@baldheadeddork: I value your perspective, and I hear what you're saying, and I don't need to "troll for clicks" so that one hurts. I admit that the headline is lurid, but is the article itself really sensationalistic? Here's what I was trying to say: Hey F shareholders, keep an eye on this story, because it could become a big problem. Is that misguided? If so, mea culpa.

    @Todd, we haven't connected before but your department has my phone number and email. Feel free to reach out directly, on this or anything else -- you can't count on me (or any of the other Fool writers) seeing and responding to a comment.

    John Rosevear

  • Report this Comment On April 17, 2012, at 7:30 PM, tomwittmann wrote:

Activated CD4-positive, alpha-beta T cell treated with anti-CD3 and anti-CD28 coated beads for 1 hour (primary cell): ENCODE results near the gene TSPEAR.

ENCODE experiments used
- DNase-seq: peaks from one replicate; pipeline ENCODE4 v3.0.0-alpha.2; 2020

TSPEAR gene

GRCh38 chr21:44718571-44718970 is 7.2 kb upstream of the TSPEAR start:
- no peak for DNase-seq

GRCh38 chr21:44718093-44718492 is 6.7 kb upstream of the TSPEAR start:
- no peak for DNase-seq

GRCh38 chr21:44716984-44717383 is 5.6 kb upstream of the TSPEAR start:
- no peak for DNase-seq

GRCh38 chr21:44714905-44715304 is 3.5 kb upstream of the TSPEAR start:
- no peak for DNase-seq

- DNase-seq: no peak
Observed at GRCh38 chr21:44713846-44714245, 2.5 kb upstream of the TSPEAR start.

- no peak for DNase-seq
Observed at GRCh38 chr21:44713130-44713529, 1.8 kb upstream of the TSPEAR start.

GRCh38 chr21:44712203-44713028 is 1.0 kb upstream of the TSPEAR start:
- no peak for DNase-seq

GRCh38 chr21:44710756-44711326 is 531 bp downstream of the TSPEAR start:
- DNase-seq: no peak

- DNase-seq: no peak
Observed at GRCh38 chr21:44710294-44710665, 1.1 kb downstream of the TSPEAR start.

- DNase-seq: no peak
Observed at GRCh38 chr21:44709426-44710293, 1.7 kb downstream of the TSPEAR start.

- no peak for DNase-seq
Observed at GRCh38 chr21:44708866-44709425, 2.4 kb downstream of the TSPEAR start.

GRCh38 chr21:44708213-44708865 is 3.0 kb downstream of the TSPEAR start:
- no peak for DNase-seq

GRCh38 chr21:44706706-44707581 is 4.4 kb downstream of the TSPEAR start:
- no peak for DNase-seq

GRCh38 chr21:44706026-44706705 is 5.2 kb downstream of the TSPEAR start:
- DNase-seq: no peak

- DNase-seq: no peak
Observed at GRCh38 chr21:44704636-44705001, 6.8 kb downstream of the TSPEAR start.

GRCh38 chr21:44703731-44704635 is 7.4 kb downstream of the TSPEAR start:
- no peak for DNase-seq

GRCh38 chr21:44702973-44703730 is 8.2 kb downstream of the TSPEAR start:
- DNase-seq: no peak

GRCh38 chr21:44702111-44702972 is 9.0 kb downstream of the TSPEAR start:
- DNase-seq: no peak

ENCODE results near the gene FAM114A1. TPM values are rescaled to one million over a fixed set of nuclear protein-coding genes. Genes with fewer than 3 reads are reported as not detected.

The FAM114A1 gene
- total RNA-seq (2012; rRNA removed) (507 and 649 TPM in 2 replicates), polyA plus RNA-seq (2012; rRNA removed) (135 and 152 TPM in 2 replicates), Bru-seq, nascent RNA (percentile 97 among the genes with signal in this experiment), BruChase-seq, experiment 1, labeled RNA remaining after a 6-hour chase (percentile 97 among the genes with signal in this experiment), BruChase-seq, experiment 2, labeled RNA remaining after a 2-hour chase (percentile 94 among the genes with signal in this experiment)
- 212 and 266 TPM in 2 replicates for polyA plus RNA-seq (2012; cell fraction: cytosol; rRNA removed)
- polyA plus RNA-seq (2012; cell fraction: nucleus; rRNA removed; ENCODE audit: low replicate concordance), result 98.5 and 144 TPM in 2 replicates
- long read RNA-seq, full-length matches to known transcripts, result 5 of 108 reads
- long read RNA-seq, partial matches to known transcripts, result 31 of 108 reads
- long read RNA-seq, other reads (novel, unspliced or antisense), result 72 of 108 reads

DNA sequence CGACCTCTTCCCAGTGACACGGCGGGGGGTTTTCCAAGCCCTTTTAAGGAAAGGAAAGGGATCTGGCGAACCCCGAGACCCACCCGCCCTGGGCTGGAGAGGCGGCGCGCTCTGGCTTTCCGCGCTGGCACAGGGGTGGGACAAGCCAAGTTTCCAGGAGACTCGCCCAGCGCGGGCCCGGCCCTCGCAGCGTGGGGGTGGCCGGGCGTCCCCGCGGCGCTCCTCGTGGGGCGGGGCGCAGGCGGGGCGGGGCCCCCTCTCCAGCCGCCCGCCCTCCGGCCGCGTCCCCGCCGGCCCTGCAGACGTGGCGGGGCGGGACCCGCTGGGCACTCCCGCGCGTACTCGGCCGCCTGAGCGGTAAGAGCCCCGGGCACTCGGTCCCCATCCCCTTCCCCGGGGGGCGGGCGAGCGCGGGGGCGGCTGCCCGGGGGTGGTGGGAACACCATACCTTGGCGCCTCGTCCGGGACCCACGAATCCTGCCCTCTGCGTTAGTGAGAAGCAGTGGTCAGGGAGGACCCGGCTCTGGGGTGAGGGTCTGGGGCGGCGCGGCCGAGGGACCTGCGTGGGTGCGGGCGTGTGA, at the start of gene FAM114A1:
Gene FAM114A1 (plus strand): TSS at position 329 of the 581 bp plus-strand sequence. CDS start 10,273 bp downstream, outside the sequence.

You have the chutzpah to advise your readers to read the article and not only the title and than write a false title??

    And I assume that the US companies are not so stupid as the Japanese appear to be to depend from a dole supplier for a product or if so, maintain a sizable stock

    And I even do not believe that the Japanese really

    needed nearly one year to complete the supply lost due to the quake/Tsunami, ;ess because of Thailands rains. This was a welcome excuse to justify their market break down, and they used the time to address the very big problems in their organization!

    Nothing coming from the Japanese automakers can be believed, more so from TOYOTA

  • Report this Comment On April 17, 2012, at 8:04 PM, tomwittmann wrote:

    And Mr. ROSEVEAR!